I’d been looking forward to seeing Little Women ever since the first trailer dropped- the Saorsie Ronan + Timothee Chalamet + Greta Gerwig dream-team I’ve been in love with since watching Ladybird was to reunite in a comedy-romance-drama period piece, and I couldn’t be happier. The promise of billowy shirt sleeves and cozy farmhouses only added to my glee, and I chose to ignore everything I've ever said about film remakes being lazy and uninspired.
To be fair, I really wouldn’t group Little Women alongside most remakes we’ve seen in the past few years- remakes of Little Women have always had something new to offer, and at this point, it seems appropriate to reiterate the story every few decades, even if only to introduce the story and its characters to a new generation. But okay, I can admit that I might still be slightly biased.
Even still, I don’t think anybody could argue that the film isn’t fantastic. The main thing that struck me was how modern Gerwig made the story seem- somehow, a story in which only one of the four sisters achieved their professional ambitions, with the others marrying rich or settling for the life of a housewife sent a far stronger feminist message than any of the ‘badass powerhouse lady’ action movies that come out every few years, and it’s because the characters are actually portrayed realistically for the time period in which they are set. Despite the ambitions that all the women have, there are obstacles that stand in their way that prevent them from achieving them, and eventually, in one way or another, they’re forced to either give them up completely or at the very least, sacrifice some intellectual integrity or creative liberties; this is a result of their lack of ability to clear their own path in a world designed for men. Their lack of ‘bad-assery’ in this context is exactly the thing that makes the story a feminist one- the struggles women faced at the time are acknolwedged and the injustices highlighted, but simultaneously the women are still presented as three-dimensional, realistic characters with unique hopes, desires, and personalities. This isn't the working of Gerwig, but rather the original 1868 plot itself- however, what Gerwig does control is the script, and many lines are clearly chosen specifically to resonate in a 2020 audience. Meg’s declaration to Jo that ‘Just because my dreams are different than yours, it doesn’t mean they’re unimportant.’ emphasises a woman’s right to choose her own path, and Jo’s declaration that ‘Women, they have minds, and they have souls, as well as just hearts.’ has a far more powerful impact than the token unromantic, ugly-till-her-glasses-come-off lead character in every teen rom-com (think 10 Things I Hate About You). The amount of time we spend with the girls, seeing them interact like real people do, laughing, creating, arguing and discussing, reinforces Jo’s words.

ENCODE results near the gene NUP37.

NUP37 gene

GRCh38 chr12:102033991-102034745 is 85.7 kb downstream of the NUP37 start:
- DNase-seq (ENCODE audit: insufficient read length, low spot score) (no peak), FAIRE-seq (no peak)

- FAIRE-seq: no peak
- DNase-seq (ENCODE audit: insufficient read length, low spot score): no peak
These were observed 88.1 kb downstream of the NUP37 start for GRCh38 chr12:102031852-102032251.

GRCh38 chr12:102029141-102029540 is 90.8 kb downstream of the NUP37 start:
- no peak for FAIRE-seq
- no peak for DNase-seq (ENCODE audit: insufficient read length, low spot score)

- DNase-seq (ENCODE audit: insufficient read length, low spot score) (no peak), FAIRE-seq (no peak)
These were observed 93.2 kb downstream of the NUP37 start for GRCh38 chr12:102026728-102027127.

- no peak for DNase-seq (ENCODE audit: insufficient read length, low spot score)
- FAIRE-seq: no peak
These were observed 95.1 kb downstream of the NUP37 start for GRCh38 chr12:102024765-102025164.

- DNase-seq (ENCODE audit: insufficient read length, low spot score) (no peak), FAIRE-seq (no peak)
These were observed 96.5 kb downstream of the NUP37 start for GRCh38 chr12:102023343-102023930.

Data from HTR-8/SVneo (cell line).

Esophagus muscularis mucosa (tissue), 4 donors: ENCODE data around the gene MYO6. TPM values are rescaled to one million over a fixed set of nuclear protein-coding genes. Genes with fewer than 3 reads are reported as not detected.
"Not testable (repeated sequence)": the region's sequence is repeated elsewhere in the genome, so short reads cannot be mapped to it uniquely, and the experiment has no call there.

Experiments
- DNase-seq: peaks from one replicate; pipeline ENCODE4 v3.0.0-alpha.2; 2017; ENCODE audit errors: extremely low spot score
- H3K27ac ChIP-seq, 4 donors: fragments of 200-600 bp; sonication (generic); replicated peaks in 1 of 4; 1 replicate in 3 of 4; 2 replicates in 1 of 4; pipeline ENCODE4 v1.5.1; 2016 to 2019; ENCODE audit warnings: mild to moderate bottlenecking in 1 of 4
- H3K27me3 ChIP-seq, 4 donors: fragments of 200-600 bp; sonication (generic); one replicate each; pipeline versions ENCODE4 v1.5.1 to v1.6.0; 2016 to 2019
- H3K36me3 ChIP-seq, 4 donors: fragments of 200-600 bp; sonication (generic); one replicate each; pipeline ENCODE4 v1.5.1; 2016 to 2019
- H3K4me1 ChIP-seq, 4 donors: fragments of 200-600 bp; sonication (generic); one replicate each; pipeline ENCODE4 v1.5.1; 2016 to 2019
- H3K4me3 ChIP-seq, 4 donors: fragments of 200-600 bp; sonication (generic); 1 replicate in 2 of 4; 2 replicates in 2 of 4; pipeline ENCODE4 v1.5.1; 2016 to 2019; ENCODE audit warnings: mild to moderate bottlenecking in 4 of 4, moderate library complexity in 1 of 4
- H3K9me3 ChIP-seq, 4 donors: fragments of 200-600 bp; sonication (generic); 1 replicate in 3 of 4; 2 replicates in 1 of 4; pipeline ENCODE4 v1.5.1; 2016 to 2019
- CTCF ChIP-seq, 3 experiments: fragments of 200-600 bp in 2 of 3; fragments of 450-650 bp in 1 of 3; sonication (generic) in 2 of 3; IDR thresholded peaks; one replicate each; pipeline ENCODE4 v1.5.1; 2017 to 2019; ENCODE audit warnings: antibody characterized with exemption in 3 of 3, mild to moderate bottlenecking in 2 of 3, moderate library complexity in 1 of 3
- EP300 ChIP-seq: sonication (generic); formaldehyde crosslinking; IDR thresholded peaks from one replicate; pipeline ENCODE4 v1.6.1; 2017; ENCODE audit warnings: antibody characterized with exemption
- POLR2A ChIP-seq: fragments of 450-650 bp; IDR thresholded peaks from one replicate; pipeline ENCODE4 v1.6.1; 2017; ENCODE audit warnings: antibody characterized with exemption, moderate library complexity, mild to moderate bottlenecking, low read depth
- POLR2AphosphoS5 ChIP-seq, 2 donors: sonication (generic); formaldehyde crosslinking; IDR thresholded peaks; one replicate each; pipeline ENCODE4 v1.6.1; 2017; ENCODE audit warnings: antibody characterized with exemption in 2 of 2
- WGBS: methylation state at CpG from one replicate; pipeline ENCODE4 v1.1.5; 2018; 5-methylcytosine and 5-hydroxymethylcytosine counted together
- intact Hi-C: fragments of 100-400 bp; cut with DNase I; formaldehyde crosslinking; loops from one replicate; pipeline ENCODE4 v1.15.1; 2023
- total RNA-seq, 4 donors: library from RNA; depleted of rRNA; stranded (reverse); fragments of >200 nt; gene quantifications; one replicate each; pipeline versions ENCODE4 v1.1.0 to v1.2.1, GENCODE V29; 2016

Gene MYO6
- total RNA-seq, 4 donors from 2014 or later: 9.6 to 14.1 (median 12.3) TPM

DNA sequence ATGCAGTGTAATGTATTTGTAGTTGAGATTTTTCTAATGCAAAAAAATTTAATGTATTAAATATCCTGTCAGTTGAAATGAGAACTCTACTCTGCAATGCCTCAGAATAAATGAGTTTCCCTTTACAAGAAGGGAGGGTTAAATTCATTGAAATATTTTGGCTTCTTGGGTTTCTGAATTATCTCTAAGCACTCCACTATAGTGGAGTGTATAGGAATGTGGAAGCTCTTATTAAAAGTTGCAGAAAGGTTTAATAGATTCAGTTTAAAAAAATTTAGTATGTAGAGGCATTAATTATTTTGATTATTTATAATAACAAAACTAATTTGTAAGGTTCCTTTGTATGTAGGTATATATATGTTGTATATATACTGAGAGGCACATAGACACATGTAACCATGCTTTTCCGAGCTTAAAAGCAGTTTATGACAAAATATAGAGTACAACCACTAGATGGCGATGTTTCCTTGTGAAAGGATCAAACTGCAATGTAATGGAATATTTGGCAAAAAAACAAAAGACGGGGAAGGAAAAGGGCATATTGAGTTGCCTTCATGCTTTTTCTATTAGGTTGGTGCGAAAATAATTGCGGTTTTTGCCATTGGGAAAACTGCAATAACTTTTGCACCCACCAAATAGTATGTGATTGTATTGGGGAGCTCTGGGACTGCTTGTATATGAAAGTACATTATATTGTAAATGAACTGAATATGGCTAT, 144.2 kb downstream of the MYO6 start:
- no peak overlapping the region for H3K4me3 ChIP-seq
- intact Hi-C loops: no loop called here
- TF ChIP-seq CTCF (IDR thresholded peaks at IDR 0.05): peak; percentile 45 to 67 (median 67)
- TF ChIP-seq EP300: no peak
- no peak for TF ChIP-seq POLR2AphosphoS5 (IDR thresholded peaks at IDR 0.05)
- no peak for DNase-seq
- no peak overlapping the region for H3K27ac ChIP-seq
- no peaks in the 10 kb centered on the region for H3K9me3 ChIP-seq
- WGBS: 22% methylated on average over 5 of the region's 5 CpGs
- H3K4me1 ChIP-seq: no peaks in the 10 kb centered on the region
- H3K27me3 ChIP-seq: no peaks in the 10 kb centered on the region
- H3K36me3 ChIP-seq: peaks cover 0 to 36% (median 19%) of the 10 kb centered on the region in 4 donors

As well as sending a feminist message, Gerwig also tells a story of growth and sacrifice. Scenes depicting the girls in their youth have a warm, cozy tone- shot through literal rose-tinted lens, whilst those filmed after Meg’s marriage and her departure from childhood are cold and harsh, with scenes devoid of the constant hum of conversation and music so characteristic of the scenes of her youth. This is reflective of the way that the mental states of the women change as they grow up. Amy, the youngest sister, is seen to transform from a slouchy, loud, goofy 12 to 13 year-old to a poised, reflective young woman- from a fiery girl with ambitions of ‘be[ing] an artist in Rome and be the best painter in the world.’ to a young woman extinguished by her new knowledge of the world- ‘Rome took all the vanity out of me. And Paris made me realize I’d never be a genius. I’m giving up all my foolish artistic hopes.’. Jo, too, ditches her stories she was so passionate about as a teenager for writing pieces she knows will get her some much-needed cash. Meg, the eldest, goes from ‘tired of being poor’ and embarrassed by her old dress at the debutantes ball to a struggling mother, having to sell the silk she wanted for a new dress to make ends meet. However, as depressing as these transformations and the scenes they take place in seem, the film finishes happily, with the warm light of childhood returning, perhaps symbolising the girl’s contentment in their, although possibly disappointing, crucially not ‘unimportant’ lives.